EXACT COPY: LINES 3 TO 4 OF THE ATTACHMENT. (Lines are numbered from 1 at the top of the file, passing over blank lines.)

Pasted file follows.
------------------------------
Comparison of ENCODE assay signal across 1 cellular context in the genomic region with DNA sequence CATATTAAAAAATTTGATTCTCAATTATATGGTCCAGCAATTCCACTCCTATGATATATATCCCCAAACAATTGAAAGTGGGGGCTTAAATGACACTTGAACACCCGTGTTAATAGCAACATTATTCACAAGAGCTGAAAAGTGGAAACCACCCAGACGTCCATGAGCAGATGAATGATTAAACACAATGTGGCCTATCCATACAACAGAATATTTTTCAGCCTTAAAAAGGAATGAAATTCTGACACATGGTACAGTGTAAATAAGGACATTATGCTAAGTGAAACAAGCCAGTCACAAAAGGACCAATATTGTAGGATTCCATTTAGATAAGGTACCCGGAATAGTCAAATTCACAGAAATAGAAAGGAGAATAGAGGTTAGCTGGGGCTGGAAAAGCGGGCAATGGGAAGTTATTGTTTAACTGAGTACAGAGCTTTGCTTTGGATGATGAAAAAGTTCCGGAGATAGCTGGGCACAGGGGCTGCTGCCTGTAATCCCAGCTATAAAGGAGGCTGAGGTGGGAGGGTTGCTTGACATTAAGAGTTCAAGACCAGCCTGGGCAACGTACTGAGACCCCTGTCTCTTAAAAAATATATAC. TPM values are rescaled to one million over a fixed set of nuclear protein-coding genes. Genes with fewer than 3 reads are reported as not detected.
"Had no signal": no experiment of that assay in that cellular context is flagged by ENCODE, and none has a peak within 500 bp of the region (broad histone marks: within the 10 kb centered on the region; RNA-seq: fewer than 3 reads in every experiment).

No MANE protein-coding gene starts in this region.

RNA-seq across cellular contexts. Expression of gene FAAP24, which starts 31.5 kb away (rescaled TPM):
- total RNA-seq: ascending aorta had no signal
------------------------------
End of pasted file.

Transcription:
No MANE protein-coding gene starts in this region.

RNA-seq across cellular contexts. Expression of gene FAAP24, which starts 31.5 kb away (rescaled TPM):